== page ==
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Old 06-03-2009, 12:48 PM   #21
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I have a question. Are nuclear engines pollutant?
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Old 06-03-2009, 12:51 PM   #22
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like most things it depends on the design.

an orion type nuclear engine where its basically a thermonuclear warhead chucked out the back and detonated would be the worst case and a thermal nuclear rocket where the fuel never comes into direct contact with the nuclear fuel elements would be the best case and non-polluting.

of course, you have to account for pollution in this case is reffecing to radioactive contamination rather than the traditional pollutants which cause disruption by chemical means.
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Old 06-03-2009, 01:15 PM   #23
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Quote:
Originally Posted by Notebook View Post
 

Just watched the interviews, and Alan Bond(M.D.) seems quite upbeat. Interesting comment toward the end. He says when the current generation of expendable rockets need to be replaced, there would have to be good reasons for not using Skylon/Sabre technology. I assume he means the Arianne series, wonder if he's told ESA yet...
Well, IMHO Alan Bond is in the position to have some confidence. Of course, he would have to do his own homework, but for the limited resources he has, he as achieved a lot. Also, don't forget: Ariane V will be due for replacements, in the current pace of things, in just seven years. Too early for Reaction Engines to be bothered and his technology will likely not find use in the heavy lift segment. But in a bit more time, Soyuz will be due for replacement inside ESA. And in that window, Reaction Engines could indeed have a viable alternative to offer and get a development contract. Especially if the expected happens and EADS gets the Ariane 6 contract.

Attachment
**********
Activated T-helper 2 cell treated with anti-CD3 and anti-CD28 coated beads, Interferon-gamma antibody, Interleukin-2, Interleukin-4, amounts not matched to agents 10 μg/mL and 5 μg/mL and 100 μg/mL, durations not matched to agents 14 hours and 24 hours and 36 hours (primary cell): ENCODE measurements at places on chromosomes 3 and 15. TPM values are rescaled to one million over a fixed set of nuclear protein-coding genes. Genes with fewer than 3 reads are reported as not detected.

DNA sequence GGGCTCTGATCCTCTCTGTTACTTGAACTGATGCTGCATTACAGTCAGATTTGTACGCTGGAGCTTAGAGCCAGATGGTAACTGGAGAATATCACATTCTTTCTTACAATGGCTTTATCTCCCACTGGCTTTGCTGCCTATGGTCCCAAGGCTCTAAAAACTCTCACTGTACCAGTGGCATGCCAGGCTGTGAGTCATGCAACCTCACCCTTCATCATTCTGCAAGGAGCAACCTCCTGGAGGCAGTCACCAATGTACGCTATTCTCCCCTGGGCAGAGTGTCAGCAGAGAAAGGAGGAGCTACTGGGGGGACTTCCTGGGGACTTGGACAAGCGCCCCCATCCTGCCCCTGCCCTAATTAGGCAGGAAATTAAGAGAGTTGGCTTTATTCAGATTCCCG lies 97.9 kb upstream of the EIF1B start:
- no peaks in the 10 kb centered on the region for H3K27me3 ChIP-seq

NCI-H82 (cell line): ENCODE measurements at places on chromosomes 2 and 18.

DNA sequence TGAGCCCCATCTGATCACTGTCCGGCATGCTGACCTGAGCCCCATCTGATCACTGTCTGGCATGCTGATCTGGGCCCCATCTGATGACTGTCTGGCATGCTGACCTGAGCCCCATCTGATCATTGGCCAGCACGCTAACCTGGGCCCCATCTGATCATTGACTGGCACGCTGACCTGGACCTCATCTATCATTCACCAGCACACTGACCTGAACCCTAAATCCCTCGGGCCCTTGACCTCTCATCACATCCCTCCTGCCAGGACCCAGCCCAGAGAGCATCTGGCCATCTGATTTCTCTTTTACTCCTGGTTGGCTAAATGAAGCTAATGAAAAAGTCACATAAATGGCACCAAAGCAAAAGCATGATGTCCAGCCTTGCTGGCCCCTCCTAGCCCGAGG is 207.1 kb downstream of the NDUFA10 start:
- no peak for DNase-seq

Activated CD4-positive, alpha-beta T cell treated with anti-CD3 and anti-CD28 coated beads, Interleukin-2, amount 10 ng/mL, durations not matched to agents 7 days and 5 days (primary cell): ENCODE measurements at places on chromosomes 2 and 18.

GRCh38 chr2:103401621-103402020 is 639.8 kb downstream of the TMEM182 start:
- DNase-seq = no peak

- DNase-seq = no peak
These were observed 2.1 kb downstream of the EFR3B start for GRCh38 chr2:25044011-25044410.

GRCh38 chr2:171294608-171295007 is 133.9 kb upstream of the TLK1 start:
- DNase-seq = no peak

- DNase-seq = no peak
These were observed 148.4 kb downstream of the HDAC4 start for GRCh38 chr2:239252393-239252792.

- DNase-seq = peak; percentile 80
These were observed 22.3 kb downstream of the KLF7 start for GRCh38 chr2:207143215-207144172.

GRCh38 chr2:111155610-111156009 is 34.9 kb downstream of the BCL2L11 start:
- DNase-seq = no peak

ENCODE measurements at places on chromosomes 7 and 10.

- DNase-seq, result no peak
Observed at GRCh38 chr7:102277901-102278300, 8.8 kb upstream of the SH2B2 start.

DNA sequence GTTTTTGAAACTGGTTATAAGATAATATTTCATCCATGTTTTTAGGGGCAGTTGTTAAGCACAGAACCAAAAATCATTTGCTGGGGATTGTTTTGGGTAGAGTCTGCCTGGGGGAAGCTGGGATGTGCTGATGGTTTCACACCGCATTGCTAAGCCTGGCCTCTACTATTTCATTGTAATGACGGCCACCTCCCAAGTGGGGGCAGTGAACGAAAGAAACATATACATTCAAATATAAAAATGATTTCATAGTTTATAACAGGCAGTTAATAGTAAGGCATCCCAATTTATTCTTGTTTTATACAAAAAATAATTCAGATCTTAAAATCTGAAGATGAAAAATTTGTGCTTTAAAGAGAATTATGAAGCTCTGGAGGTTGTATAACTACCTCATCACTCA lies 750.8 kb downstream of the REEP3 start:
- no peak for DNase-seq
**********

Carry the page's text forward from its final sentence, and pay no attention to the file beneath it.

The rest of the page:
---------- Post added at 03:15 PM ---------- Previous post was at 03:12 PM ----------

Quote:
Originally Posted by ar81 View Post
 I have a question. Are nuclear engines pollutant?
Depends on the engine mode. In general, you have to say yes. In special, the nuclear thermal engines are not pollutant in nominal operation, as the nuclear fuel is encased and moderated by the fuel flow around them.
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Old 06-03-2009, 03:09 PM   #24
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Quote:
Originally Posted by Urwumpe View Post